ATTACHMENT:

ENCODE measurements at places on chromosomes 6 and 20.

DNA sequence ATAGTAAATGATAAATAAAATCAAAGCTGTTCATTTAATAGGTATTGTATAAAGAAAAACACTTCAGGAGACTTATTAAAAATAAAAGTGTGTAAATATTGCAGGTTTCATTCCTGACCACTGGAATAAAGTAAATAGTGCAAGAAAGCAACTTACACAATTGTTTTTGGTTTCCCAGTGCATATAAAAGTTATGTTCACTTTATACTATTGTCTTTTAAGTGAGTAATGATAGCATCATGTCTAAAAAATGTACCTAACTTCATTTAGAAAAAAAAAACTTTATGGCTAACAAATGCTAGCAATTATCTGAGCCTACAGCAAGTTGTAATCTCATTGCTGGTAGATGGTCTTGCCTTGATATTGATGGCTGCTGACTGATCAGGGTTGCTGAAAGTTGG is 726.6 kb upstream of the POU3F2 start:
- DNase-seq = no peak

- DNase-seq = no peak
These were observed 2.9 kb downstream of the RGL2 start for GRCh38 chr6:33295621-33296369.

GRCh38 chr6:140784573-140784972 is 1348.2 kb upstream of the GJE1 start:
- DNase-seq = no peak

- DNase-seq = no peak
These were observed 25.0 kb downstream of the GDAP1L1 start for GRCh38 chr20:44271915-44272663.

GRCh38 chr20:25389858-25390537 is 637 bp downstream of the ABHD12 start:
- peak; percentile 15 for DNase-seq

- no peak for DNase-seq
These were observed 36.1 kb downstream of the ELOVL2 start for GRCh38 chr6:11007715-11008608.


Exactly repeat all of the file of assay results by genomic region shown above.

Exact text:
ENCODE measurements at places on chromosomes 6 and 20.

DNA sequence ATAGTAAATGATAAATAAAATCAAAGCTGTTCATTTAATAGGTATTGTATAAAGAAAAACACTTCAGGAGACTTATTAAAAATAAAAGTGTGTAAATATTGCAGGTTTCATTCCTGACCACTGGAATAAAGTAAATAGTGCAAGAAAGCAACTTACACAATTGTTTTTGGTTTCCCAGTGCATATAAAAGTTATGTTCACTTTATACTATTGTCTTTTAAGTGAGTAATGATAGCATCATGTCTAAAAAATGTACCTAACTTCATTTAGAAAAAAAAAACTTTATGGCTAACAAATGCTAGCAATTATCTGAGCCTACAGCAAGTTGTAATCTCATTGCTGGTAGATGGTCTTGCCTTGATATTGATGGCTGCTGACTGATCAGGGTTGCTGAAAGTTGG is 726.6 kb upstream of the POU3F2 start:
- DNase-seq = no peak

- DNase-seq = no peak
These were observed 2.9 kb downstream of the RGL2 start for GRCh38 chr6:33295621-33296369.

GRCh38 chr6:140784573-140784972 is 1348.2 kb upstream of the GJE1 start:
- DNase-seq = no peak

- DNase-seq = no peak
These were observed 25.0 kb downstream of the GDAP1L1 start for GRCh38 chr20:44271915-44272663.

GRCh38 chr20:25389858-25390537 is 637 bp downstream of the ABHD12 start:
- peak; percentile 15 for DNase-seq

- no peak for DNase-seq
These were observed 36.1 kb downstream of the ELOVL2 start for GRCh38 chr6:11007715-11008608.